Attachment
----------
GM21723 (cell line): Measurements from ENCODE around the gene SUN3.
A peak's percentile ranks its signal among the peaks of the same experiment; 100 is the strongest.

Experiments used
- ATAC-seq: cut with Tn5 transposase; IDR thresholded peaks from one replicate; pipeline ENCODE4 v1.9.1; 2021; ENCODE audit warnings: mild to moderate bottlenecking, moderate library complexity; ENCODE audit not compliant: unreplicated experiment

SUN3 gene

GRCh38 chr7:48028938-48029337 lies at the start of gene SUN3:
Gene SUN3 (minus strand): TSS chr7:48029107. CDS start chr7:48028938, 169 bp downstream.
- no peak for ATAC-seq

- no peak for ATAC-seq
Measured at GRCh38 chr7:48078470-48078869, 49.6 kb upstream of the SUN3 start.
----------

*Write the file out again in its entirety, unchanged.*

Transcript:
GM21723 (cell line): Measurements from ENCODE around the gene SUN3.
A peak's percentile ranks its signal among the peaks of the same experiment; 100 is the strongest.

Experiments used
- ATAC-seq: cut with Tn5 transposase; IDR thresholded peaks from one replicate; pipeline ENCODE4 v1.9.1; 2021; ENCODE audit warnings: mild to moderate bottlenecking, moderate library complexity; ENCODE audit not compliant: unreplicated experiment

SUN3 gene

GRCh38 chr7:48028938-48029337 lies at the start of gene SUN3:
Gene SUN3 (minus strand): TSS chr7:48029107. CDS start chr7:48028938, 169 bp downstream.
- no peak for ATAC-seq

- no peak for ATAC-seq
Measured at GRCh38 chr7:48078470-48078869, 49.6 kb upstream of the SUN3 start.